Using the oft repeated political phrase, "BAG serves at the pleasure of the 'crats". They make the final call on all bot flaggings and could remove the power of BAG on a whim. BJTalk 05:44, 9 January 2009 (UTC)

Idea about categorisation of closed BRFAs (copied from WT:BRFA)

As very few people read WT:BRFA, I thought I'd copy my proposal here to get some eyes on it (after all, the BAG has to do the janitor work at BRFA, and this might help).

The various categories for completed BRFAs have many requests not in the right place due to the final parameter of {{BT}} being left out (and therefore being sorted under 'Wikipedia'). Do you think it would be a good idea to have a bot add the appropriate sort key (taken from the page's title) to [[Category:Wikipedia foo bot requests]]? This will allow requests to be found much more easily, as they will all be under the correct letter. I realise that we have the archives, but they are chronological: using the categories is far easier if you know the name of a bot, but not the date it was approved/denied. Once the backlog has been reduced, this task could be run twice a month (?) or so to keep the categories in order. What do you think? I am willing to do the coding should such a task be deemed necessary. (Directly copied from my post to WT:BRFA, see here for the original) Richard0612 14:15, 17 January 2009 (UTC)

Correct me if my understanding is wrong? You want subcategorize Category:Wikipedia_approved_bot_requests for the approved BRFAs like Category:WikiProject Tagging bot requests, Category:Newsletter bot requests etc ? -- Tinu Cherian - 11:49, 17 February 2009 (UTC)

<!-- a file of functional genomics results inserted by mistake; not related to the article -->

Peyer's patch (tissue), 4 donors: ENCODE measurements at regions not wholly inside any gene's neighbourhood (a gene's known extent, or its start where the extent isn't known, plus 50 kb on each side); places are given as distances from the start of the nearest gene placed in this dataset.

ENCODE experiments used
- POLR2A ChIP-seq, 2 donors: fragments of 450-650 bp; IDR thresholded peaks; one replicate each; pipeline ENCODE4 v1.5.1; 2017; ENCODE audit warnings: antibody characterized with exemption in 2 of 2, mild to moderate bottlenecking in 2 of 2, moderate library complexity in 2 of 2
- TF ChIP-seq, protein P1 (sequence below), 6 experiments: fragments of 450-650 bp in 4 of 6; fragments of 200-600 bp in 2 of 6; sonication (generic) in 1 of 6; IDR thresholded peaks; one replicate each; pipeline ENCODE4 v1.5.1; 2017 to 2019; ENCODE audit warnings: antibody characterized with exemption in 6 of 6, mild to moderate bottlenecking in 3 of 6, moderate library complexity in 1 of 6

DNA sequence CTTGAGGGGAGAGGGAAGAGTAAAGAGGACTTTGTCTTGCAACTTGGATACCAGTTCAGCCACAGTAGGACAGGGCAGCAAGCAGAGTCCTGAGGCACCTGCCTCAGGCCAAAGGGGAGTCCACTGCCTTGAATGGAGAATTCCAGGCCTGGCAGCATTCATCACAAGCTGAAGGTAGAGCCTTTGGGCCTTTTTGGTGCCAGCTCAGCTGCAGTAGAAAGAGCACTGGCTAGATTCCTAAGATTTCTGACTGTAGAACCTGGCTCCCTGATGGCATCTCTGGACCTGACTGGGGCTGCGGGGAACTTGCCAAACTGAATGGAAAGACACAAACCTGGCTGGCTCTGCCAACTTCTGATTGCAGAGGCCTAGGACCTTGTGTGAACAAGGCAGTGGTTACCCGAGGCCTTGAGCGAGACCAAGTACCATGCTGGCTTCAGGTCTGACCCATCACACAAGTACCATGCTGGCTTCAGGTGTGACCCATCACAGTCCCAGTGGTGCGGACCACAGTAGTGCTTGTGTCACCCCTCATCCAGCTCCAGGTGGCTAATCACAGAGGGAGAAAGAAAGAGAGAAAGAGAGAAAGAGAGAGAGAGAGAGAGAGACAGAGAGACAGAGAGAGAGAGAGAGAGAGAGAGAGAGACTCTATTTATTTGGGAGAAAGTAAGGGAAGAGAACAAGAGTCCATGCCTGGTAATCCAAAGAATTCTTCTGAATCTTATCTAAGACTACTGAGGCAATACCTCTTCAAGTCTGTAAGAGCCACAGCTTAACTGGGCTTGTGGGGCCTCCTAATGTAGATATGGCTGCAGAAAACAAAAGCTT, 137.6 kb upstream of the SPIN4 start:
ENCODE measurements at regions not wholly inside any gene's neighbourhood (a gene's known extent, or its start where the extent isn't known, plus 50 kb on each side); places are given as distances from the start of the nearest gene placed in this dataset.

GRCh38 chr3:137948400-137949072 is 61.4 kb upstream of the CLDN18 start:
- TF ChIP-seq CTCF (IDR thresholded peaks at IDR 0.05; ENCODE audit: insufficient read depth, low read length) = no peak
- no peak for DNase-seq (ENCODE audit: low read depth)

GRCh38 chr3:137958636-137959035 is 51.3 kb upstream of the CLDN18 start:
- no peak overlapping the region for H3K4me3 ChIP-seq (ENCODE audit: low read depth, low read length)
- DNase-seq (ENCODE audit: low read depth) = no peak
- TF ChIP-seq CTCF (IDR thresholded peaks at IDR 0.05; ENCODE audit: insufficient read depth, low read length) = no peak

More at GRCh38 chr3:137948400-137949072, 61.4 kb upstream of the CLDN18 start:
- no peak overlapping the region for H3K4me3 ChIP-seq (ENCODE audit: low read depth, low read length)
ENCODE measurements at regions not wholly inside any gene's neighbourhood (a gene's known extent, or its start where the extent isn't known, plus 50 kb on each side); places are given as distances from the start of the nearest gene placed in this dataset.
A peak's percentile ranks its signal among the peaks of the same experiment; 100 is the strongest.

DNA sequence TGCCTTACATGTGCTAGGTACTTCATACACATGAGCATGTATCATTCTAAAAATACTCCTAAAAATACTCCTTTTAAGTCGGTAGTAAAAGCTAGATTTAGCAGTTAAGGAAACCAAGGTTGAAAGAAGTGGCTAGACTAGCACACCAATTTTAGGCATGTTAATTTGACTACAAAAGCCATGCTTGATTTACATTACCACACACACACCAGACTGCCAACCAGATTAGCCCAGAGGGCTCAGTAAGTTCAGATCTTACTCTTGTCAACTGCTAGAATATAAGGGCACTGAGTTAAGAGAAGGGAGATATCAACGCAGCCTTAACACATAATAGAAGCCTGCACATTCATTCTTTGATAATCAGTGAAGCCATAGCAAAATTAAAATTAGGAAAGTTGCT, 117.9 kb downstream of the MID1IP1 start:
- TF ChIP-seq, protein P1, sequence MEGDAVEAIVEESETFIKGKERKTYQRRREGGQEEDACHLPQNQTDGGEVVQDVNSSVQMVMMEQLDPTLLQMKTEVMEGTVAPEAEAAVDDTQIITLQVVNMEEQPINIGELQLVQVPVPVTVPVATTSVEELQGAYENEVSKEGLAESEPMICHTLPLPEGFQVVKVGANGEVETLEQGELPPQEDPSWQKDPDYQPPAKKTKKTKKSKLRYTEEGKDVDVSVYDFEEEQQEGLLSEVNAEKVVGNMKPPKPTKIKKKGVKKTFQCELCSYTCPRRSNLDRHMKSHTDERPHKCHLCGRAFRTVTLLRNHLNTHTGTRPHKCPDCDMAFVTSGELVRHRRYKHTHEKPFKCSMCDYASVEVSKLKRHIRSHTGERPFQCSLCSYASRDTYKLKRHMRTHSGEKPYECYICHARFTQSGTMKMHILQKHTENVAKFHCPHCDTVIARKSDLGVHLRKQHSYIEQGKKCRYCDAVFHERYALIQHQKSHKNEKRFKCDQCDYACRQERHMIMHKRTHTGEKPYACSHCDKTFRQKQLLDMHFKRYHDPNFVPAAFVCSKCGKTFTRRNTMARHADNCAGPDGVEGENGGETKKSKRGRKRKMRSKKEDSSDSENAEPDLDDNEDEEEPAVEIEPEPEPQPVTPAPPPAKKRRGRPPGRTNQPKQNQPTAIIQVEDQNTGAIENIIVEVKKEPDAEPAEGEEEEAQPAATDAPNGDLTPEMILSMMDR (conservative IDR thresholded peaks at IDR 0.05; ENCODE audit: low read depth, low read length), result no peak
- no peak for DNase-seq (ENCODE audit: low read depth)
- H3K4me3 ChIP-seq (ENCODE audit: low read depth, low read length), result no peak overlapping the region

No, the proposal was about keeping the BRFA-specific categories organised. I filed a BRFA in relation to this task (which was approved), more details can be found there. Richard0612 12:15, 17 February 2009 (UTC)
Ok.-- Tinu Cherian - 13:19, 17 February 2009 (UTC)

Coordinators' working group

Hi! I'd like to draw your attention to a new working group, an effort to bring both official and unofficial coordinators together so that projects can more easily develop consensus and collaborate. This group has been created after discussion regarding possible changes to the A-Class review system, and that may be one of the first things discussed by interested coordinators. We are also planning a better coordination among all projects and centralizing.

All designated project coordinators are invited to join this working group. If your project hasn't formally designated any editors as coordinators, but you are someone who regularly deals with coordination tasks in the project, please feel free to join as well. — Delievered by §hepTalk on behalf of the WikiProject coordinators' working group at 20:42, 28 February 2009 (UTC)

I'd like to place a request that at least a few members act as a link between the BAG and bot owners and that page. The present discussion could generate a lot of botwork.Headbomb {ταλκκοντριβς – WP Physics} 02:38, 2 March 2009 (UTC)

New Page?

Just mainly because I'm pedantic when I want to be I was wondering if there should be a place for possible controversial bots/bot ideas to be vetted before they're taken to BRFA, mainly to act as a central discussion point away from the general bot approval work and to keep it less cluttered. Main case in point is/was WebCiteBot. Q T C 01:08, 13 March 2009 (UTC)

I'd say WP:VPR should be used for proposals. Anomie 01:14, 13 March 2009 (UTC)
Same as above. VPR, with a link on {{cent}} should do it. §hepTalk 04:22, 13 March 2009 (UTC)

Category:Redirects to special pages

(Moved to WP:BOTREQ.) - Jarry1250 (t, c) 16:42, 28 March 2009 (UTC)

Un-retired BAGger

Greetings. I was an active member of BAG from August 6 to October 29, 2008, when I retired from Wikipedia. (Real life intervened, and I needed to get myself to focus on non-Internet-related concerns.) My life has happily calmed down quite a bit since then, and I un-retired on February 26 of this year. Now I'd like to go back to helping again with BAG. So my question is: do I need to reapply? Am I a member of BAG who was previously on hiatus, or a former member who should reapply before closing or approving requests? All the best, – Quadell (talk) 19:45, 7 April 2009 (UTC)

Nope, just move your name up from the Former/Retired section, you didn't do anything heinous since your retirement, so I see no reason to make you re-apply. MBisanz talk 20:02, 7 April 2009 (UTC)